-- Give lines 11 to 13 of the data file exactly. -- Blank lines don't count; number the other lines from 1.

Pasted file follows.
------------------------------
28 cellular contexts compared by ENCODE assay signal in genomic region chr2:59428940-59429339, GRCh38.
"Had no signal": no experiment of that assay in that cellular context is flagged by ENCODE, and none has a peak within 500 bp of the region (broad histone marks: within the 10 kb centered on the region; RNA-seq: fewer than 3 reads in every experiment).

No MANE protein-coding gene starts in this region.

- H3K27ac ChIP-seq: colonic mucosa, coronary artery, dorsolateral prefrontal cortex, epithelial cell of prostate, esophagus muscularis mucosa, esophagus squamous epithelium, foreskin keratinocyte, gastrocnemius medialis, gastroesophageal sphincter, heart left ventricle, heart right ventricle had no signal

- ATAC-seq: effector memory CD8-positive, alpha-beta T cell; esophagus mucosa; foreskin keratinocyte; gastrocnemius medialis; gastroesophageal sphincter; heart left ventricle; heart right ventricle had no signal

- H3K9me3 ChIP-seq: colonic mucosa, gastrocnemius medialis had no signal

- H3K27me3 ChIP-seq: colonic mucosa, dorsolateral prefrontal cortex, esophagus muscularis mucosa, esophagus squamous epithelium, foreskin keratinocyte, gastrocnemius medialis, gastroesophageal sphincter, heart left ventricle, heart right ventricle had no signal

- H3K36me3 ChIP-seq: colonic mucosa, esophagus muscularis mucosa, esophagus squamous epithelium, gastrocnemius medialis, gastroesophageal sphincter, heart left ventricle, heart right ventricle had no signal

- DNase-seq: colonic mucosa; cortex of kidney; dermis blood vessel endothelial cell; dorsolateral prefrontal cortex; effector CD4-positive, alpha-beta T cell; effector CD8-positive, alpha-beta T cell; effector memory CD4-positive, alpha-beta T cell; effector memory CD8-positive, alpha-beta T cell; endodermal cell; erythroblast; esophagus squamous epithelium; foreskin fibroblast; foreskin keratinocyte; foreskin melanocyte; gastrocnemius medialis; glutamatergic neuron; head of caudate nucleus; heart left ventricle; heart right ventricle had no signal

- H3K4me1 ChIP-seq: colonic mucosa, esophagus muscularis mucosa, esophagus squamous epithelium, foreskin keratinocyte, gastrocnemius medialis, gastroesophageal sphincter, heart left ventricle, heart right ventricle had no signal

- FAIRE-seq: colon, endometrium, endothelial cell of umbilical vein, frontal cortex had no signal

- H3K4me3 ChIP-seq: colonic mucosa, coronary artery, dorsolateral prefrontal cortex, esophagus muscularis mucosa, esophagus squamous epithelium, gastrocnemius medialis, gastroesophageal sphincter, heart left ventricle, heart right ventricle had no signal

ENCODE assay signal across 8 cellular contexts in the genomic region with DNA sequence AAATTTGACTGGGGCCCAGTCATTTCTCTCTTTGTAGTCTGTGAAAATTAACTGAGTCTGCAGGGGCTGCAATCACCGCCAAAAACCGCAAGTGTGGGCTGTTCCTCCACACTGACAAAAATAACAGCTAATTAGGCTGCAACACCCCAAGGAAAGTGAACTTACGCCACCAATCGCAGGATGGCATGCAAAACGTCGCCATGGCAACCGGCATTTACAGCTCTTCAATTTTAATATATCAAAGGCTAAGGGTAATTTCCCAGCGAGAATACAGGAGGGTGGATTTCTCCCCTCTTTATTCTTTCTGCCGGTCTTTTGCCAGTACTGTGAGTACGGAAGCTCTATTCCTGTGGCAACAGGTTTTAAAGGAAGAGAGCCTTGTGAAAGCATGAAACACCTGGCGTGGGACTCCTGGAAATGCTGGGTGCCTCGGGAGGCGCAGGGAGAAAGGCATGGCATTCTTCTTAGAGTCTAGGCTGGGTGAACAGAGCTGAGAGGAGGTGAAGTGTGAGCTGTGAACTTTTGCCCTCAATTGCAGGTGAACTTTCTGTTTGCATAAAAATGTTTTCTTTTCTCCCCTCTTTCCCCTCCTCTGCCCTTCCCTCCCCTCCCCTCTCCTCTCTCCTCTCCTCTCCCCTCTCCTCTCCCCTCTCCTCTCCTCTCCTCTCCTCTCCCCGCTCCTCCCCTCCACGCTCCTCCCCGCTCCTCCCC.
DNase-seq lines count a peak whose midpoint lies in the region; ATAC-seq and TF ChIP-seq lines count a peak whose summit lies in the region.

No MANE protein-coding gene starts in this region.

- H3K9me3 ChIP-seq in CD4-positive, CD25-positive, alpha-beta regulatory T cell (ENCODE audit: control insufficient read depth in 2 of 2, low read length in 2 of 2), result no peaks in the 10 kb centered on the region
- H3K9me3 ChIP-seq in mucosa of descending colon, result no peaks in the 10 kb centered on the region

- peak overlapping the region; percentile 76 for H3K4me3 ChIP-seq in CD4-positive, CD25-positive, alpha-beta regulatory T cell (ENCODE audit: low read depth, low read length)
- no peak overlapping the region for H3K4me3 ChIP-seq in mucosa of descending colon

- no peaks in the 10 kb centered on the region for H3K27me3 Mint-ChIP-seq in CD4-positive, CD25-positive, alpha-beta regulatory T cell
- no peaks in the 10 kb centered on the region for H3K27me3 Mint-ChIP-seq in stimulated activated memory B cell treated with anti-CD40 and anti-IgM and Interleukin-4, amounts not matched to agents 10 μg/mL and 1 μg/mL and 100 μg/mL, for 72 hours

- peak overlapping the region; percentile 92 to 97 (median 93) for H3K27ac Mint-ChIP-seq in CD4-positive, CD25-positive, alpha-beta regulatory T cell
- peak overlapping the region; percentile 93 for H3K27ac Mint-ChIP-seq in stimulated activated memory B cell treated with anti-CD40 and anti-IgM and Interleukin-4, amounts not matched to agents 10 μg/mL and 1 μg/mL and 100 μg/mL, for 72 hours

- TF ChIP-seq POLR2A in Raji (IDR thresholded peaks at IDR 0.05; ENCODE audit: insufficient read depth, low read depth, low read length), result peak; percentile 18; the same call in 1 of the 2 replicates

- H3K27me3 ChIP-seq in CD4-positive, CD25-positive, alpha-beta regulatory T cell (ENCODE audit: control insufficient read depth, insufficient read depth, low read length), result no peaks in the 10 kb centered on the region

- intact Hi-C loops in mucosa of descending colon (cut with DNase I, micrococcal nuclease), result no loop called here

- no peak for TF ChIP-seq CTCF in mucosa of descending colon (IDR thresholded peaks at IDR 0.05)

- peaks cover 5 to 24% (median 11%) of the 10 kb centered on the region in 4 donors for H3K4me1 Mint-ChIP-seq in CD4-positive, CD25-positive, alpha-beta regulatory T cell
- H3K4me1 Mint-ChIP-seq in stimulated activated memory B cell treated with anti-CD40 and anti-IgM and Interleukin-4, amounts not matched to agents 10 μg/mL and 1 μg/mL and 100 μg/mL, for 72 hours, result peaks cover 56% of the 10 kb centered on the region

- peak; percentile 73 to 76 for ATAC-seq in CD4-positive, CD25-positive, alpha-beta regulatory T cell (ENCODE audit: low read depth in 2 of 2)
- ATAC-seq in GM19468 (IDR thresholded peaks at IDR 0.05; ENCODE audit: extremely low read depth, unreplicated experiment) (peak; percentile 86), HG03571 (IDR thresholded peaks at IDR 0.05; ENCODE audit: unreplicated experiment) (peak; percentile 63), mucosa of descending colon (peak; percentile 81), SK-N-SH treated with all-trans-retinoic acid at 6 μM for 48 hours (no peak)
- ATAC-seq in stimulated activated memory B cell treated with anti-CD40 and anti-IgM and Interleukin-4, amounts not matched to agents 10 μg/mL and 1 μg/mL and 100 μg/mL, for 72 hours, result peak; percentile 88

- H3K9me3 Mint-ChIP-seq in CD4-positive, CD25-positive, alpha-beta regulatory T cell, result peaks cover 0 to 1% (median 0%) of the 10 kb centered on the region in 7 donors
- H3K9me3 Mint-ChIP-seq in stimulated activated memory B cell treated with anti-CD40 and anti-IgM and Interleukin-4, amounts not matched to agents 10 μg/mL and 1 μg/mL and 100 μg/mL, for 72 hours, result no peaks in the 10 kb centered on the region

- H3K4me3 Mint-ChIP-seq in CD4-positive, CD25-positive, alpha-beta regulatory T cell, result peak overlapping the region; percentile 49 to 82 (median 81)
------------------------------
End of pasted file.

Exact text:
- FAIRE-seq: colon, endometrium, endothelial cell of umbilical vein, frontal cortex had no signal

- H3K4me3 ChIP-seq: colonic mucosa, coronary artery, dorsolateral prefrontal cortex, esophagus muscularis mucosa, esophagus squamous epithelium, gastrocnemius medialis, gastroesophageal sphincter, heart left ventricle, heart right ventricle had no signal

ENCODE assay signal across 8 cellular contexts in the genomic region with DNA sequence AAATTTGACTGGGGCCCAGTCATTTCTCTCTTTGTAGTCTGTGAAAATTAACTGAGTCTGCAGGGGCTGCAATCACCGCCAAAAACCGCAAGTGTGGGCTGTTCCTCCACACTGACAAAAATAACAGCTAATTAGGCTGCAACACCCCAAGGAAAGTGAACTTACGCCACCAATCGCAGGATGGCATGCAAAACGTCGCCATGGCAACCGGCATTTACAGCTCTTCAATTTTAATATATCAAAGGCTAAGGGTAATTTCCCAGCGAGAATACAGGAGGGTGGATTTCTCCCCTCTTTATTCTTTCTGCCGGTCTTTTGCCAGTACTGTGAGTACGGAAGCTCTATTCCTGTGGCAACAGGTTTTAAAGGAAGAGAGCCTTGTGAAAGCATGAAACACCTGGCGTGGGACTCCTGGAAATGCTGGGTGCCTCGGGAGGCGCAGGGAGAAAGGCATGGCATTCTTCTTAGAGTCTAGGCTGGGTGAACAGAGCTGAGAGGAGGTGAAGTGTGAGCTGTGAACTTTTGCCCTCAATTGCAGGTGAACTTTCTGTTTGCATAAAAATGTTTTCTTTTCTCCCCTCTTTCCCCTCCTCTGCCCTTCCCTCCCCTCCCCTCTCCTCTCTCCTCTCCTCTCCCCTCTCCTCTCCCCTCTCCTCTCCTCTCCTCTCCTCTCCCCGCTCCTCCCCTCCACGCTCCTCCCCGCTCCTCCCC.